work today. My wife and kids just got killed," and that's
all I said to my boss, who already knew what happened but
pressed me for details and piled on sympathy.
I gave him the details and
I took his sympathy as if I really needed his sympathy and
I cried into the phone like a grieving husband and father
should and I was so glad that I didn't have to go to work.
It was like the death of my
wife and children was worth it, worth the reward of sleeping
in for three weeks. The death was worth the reward of drinking
beer all day and every day and eating pizza and I did all
the things I wanted to do, after my three-week-long hospital
stay. I watched rented pornos until four in the morning and
woke up at two in the afternoon and went back for more beer
and more movies as if I was trying to catch up on my gluttony
and lust and sloth.
But don't judge me, not yet.
Each person deals with grief in his or her own way and my
way was to not grieve at all. I guarantee there are men out
there, recently widowed, who went out and bought a new set
of golf clubs or a sports car while their dead wife's body
was still warm.
There was the funeral and
I missed the funeral.
But I saw part of it on the
local TV news while lying immobile in my hospital bed and
there were a couple of cousins watching it with me and I cried
and looked forlorn and pious. But that was for the cousins.
I was far from pious away
from other people's eyes, back home behind closed curtains
and blinds, at home with a clutter of beer cans and pizza
boxes across the kitchen and living room. I was fine watching
young girls squirm and moan on my television screen while
the still slightly charred remains of my kids' rooms remained
undisturbed, their bookcases full of barely singed books and
toys, the still intact stuffed animals on their beds waiting
for them to someday come home.
And the stuffed animals are
I felt something like grief
later and I feel it now. Grief without sorrow. Grief without
melancholy. Grief that just is. I feel it as I try to live
like everybody else, as I try to feel like just-another-face
behind the wheel during that morning commute.
But no one has my face. No
one has the thoughts that go with my face.
And memories. You wouldn't
want my memories. I could kill myself over my memories.
But I'm too selfish and waaay
too lazy to kill myself. So instead I come home from work
every night, make myself a rum and Coke or a Jack and Coke
and I watch the network news and I microwave a dinner and
throw the empty carton on the kitchen counter or table and
there it stays until the arrival of too many ants dictates
that it's time to take out the trash.
I watch more news and then
maybe a ball game that I really don't care about and then
I get ready for bed. I brush my teeth and put on a stained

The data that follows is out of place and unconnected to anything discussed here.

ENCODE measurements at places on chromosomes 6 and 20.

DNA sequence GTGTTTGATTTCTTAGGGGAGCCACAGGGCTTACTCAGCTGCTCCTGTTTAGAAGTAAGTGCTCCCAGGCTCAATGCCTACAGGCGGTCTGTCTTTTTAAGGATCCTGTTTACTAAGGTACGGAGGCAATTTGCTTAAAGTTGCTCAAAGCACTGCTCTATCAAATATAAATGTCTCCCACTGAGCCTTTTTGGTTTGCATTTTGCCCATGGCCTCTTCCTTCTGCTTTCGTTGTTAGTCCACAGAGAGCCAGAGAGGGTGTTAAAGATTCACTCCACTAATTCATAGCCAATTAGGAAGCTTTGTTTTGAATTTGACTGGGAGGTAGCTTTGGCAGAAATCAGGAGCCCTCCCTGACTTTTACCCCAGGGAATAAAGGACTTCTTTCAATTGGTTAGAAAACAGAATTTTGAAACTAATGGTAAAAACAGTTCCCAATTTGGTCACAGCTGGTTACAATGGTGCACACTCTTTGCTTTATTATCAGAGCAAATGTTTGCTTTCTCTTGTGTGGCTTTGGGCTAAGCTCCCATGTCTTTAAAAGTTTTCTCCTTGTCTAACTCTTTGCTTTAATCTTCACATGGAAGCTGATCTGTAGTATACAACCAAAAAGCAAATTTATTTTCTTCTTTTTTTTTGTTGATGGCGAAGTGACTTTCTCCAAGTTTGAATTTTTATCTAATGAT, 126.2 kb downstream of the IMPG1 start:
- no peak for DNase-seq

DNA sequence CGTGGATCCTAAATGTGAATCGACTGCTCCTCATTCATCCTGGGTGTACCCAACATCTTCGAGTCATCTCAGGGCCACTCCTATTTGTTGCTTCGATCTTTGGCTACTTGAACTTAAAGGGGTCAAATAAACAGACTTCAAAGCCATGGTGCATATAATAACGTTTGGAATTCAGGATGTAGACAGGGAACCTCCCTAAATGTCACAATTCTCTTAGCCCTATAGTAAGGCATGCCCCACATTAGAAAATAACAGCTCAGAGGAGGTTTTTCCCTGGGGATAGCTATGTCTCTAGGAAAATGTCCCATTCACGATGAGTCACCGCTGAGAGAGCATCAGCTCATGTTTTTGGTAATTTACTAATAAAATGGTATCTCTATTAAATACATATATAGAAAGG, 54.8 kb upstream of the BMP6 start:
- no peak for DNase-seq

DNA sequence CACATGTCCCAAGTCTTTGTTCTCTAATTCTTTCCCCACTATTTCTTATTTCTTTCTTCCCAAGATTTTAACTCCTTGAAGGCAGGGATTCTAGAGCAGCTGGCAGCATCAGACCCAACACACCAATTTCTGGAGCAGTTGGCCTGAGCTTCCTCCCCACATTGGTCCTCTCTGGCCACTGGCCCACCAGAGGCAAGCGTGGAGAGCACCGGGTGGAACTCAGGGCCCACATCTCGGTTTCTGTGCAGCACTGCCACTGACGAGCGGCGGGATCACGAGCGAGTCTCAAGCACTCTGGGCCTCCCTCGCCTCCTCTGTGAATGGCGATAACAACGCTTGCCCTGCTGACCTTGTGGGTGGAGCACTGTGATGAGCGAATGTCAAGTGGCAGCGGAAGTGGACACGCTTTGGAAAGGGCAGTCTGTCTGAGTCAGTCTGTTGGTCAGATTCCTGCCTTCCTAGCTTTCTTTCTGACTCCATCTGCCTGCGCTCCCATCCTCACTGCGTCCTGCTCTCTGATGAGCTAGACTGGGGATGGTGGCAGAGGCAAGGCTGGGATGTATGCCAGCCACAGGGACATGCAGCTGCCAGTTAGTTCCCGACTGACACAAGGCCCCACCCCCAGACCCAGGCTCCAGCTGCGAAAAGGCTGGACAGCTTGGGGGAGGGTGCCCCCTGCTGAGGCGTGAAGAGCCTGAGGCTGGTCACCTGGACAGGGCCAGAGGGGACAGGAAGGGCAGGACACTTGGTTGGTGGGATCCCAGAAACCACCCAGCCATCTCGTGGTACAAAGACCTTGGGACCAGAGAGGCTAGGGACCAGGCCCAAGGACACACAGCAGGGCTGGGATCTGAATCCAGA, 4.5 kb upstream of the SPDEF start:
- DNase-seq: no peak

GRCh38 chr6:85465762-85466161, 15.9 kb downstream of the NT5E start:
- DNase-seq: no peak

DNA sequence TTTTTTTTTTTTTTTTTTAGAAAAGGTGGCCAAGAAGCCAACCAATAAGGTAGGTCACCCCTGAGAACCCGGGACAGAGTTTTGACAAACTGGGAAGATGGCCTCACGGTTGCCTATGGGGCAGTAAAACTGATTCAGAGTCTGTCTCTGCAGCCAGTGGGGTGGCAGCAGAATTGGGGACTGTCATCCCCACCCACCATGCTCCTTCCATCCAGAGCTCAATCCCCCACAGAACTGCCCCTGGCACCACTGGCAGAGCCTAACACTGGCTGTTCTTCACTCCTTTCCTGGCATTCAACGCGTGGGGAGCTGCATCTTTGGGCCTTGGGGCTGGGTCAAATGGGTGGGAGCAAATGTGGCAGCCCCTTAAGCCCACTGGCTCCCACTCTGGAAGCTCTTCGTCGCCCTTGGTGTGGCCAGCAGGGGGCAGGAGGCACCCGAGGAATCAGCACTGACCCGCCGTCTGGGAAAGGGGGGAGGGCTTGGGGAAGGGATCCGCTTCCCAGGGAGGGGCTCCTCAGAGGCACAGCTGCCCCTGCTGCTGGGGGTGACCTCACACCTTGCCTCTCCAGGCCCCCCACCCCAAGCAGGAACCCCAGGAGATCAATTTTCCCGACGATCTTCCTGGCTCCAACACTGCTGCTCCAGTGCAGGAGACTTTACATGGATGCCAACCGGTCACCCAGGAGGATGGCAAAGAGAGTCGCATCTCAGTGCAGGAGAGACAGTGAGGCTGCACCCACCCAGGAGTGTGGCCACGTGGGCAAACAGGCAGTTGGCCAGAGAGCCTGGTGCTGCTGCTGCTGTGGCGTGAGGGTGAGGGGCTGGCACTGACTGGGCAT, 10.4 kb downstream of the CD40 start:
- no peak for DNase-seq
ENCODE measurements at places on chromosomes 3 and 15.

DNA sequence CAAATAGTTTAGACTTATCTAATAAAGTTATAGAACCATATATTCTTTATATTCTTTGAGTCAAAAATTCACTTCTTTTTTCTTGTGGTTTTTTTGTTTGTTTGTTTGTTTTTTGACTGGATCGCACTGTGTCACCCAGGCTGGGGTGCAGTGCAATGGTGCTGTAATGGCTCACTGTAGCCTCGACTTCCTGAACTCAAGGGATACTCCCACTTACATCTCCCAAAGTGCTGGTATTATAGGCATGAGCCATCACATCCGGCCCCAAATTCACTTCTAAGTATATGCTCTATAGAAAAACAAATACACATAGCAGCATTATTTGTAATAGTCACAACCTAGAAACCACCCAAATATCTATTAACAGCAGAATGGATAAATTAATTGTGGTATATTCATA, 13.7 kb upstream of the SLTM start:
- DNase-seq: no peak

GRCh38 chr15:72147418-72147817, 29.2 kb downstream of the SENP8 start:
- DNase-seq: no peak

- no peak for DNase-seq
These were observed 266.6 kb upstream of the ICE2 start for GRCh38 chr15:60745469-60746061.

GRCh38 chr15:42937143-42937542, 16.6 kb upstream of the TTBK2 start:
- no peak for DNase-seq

t-shirt and stained boxer shorts and I stare at my face in
the mirror for a long while. Try that sometime. You'll be
surprised how often your face changes as shadows fall and
as your eyes move in and out of focus. My face will change
a hundred times during my nightly half-hour stare-down.
I think it's because I'm a
hundred different people and if I am that means you are too.
I guess it just depends how
different those hundred people are.
I'm going to tell you a little
bit about the beginning even though the beginning has nothing
to do with what happened later.
I am going to tell you about
creation. I created a lot of things early on.
The destruction came later
and don't worry, there will be a lot of destruction later.
An uncomfortable amount of
Let's go back twenty-five
years or so. Let's go back to 1983 and I was right out of
college and I was thinner and I had more hair.
A lot thinner. A lot more
I was right out of college
armed with a business degree from one of the state colleges
in the northern Lower Peninsula, about four hours away from
my hometown suburb of Detroit and you probably already know
there is precious little that is homey about a suburb.
If you've been to Ann Arbor,
Michigan then you've been to Evanston, Illinois and if you've
been to West Allis, Wisconsin then you've been to Glen Burnie,
Maryland and so it goes.
Or, to make it clearer, if
you've been to a Starbucks in Kirkland, Washington then you've
been to a Starbucks in Cambridge, Massachusetts. Different
but not different.
I couldn't afford to go out
of state for school even though I wanted to. No one offered
me scholarships or anything so I had to go where my college
fund could send me, and that was to a small town full of poor
and overweight people who hated college students even though
they forged their meager existence out of them. Think landlords
and bartenders. Think campus security guards and fast-food
And I did well enough in college,
socially and academically. I joined a fraternity and my brothers
and I have since drifted apart even though most of them live
around here somewhere but we're nothing more than drops of
water in a giant sea of monotony. I went to most of my classes
and studied and drank a lot of beer. I got laid a few times
and I graduated without distinction and got my degree and
then it was a job for the same insurance company I work for
They hired me in at $19,000
I felt rich.
My old man said, "Attaboy.
It's a start. A damn good start. Play your cards right and
you'll be just like me." And I was all right with that
but I wanted a hotter wife than my mother.
Not that I judge my mother
on some sexual scale, but you know what I mean.
I bought a car. A white Ford
Mustang. I bought new clothes. Oxford shirts with stripes
and thin fluorescent ties. I bought polo shirts for after
work and on weekends and I turned the collars up. I bought
different kinds of hair gel and bottles upon bottles of cologne
and aftershave. I bought cassettes and a stereo and a VCR
and I rented a one-bedroom apartment along the same strip
that my office is on. The office building was then new, in
the shadow of a suburban mall, and it is made mostly out of
glass and pyramid shaped with a sunny atrium that greets you
as soon as you enter the revolving door.
I would learn to hate the
sight of that atrium and I hate it still as I walk through
it every day, past the plastic plants toward the elevator
that carries me fourteen stories up to my office at the top
of the pyramid.
I've seen a lot of people
come and go through that atrium but I still remain. I prosper
and thrive like a weed in an ignored garden.
I haven't destroyed my career.
I was hired as a customer